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Egyptian medical system is mired in patronage

Organised to help the poor, "treatment at the expense of the state" has become a purview of the nation's wealthy.

Ragab Moawad Abdullah, left, and his family visit his wife, Awataf, who sits in a wheelchair at Ain Shams University Hospital as she recovers from heart surgery. Victoria Hazou for The National
Ragab Moawad Abdullah, left, and his family visit his wife, Awataf, who sits in a wheelchair at Ain Shams University Hospital as she recovers from heart surgery. Victoria Hazou for The National

CAIRO // Ragab Moawad Abdullah grinned widely as he stood in the visiting lounge of Ain Shams University Hospital. His wife, Awataf, was recovering last week from a risky heart surgery that had been paid for almost entirely by the government, and Mr Abdullah had a scandal in Egypt's parliament to thank.

"I was surprised because before, it was not easy to get such [treatment], but now the system is well organised and easy," Mr Abdullah, whose government pension does not cover his wife, said of the recent bureaucratic victory that allowed him to bill the state for his wife's surgery. It was perhaps the perfect moment for Mr Abdullah's wife to get sick. Months earlier, some of the same funds the state had used to pay for Awataf's surgery had been entrusted to members of parliament, many of whom used the money as gifts for influential constituents or to line their own pockets.

That all changed when media reports implicated parliamentarians in the improper use of medical treatment "decisions" for everything from cosmetic procedures to luxury hospital stays abroad and gift treatments for political allies. When stories of the abuses broke, the ministry reined in the programme, referred to as "treatment at the expense of the state" (TES). If then limited the discretionary health ministry funding parliamentarians were supposed to use to award treatment "decisions" to poor constituents, such as Mr Abdullah, who lack insurance coverage.

The scandal has added urgency to calls to reform Egypt's broken healthcare regime, a chronically underfunded system that has provided ample opportunity for malfeasance while leaving more than half of the country without medical insurance, health-rights activists say. Samir Fayad, a physician and the deputy head of the leftist El Tagammu Party, said TES "was created as a corrective tool for the inability of the ministry of health to fund the hospitals or the peripheral health units from the government".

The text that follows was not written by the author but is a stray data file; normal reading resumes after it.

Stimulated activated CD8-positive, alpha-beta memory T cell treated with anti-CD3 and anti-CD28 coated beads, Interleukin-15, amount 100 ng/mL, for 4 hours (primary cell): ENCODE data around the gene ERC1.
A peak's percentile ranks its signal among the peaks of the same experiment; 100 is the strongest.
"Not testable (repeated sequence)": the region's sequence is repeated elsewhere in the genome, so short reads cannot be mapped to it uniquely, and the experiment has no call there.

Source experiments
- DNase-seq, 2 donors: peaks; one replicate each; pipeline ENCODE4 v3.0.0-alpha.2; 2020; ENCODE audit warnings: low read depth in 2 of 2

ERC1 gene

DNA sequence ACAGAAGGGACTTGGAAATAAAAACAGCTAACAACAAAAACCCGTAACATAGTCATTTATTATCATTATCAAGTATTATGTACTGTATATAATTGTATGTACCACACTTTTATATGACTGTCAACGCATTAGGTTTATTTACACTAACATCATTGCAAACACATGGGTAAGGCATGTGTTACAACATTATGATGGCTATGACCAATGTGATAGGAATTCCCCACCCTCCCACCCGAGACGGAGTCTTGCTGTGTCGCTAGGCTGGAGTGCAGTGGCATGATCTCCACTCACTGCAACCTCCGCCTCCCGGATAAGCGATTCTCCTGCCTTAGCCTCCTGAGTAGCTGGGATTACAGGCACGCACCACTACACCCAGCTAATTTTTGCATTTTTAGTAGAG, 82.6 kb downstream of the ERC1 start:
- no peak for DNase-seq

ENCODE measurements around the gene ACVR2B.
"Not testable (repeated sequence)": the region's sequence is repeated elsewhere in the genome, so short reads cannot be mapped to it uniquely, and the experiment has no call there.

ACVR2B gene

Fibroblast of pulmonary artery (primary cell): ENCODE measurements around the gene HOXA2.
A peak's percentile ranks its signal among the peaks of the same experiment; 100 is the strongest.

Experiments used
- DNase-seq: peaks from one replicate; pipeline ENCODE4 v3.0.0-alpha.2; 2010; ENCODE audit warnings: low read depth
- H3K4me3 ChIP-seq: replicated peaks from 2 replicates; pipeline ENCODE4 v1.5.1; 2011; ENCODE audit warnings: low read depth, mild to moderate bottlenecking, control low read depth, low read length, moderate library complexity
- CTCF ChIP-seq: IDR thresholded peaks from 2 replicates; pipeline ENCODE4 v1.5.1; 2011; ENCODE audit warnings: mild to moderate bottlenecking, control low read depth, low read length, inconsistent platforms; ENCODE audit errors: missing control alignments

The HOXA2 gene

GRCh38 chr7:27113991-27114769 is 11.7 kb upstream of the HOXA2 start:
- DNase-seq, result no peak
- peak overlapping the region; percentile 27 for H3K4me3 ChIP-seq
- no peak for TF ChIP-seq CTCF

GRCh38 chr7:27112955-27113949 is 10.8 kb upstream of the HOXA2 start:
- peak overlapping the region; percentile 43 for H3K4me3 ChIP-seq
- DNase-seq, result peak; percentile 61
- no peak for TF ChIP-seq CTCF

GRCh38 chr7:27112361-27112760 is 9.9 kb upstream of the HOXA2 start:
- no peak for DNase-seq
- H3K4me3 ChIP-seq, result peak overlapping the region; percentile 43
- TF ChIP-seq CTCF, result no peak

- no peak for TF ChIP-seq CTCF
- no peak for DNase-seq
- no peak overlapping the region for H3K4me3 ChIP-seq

That the system survives demonstrates the lack of political will to reform Egyptian health care, activists say. The National Democratic Party, which has dominated Egyptian politics for decades, resisted calls to double or triple health care's share of the budget - the percentage growth experts say would be necessary to care for the estimated 38 million people who lack insurance. Gamal Abdel Nasser, the second president of Egypt, started TES in 1959 as a way of allowing any Egyptian - rich or poor - to petition the ministry of health for state funding to seek sophisticated treatments abroad for "catastrophic" conditions, such as chronic illnesses. More than a decade later, market-based economic reforms laid bare the inherent problems in Nasser's socialist healthcare system.

In 1975, Anwar Sadat, Egypt's reform-minded president, shifted the aim of TES to provide ordinary medical treatment in Egypt for "the most vulnerable and uninsured" patients, said Alaa al Din Ghanaam, the health and human-rights programme director at the Egyptian Initiative for Personal Rights, a Cairo-based non-governmental organisation. By the mid-1990s, TES had evolved from a temporary, stop-gap funding measure into a full-grown institutional fixture that allowed the government to cheaply fund individual treatments instead of meeting the full financial demands of comprehensive health care for what are now 80 million Egyptians.

Wealthier patients began to avail themselves of the process, turning to their representatives in parliament to speed through the bureaucracy required to secure funding "decisions" from the health ministry. "It was intended for the indigent and the poor, mainly," Dr Fayad said. "But gradually it becomes the right of the middle class. And finally, it gets to be the right of the high class. As usual."

By last year, two-thirds of the six million Egyptian pounds (Dh4m) the programme disbursed daily were distributed through MPs. Some used the decisions to purchase medical equipment abroad to sell to Egyptian medical firms. Others filed claims for dead "patients", according to newspaper reports. Government investigators said 250m pounds was squandered. When the programme had reached bursting point this year, the ministry of health cut funding by about half, to 1.1 billion pounds from 2.2bn pounds the previous fiscal year.

It was then that the problem "exploded" in the media, said Hamdy al Sayed, the chairman of the People's Assembly's health and environment committee and a prominent member of the ruling party. "They claim that the reason is that there is an abuse of this service and that some members of parliament are responsible for it," Dr al Sayed said. "My own feeling is that this is not really true. I don't believe that a member of parliament would try to make a business out of this paper," he said, referring to the treatment authorisation decisions.

The TES guards against corruption because the decision "papers" can only be redeemed for specific medical procedures prescribed by at least three doctors, Dr al Sayed said. They are not liquid cash. But for those who have managed to wrangle some of the remaining funds from the embattled TES system, the decisions amount to last-minute clemency. "I wish the hospital administration would help people learn where to go and get this help. There are people from villages who don't know how to get this treatment," Mr Abdullah said.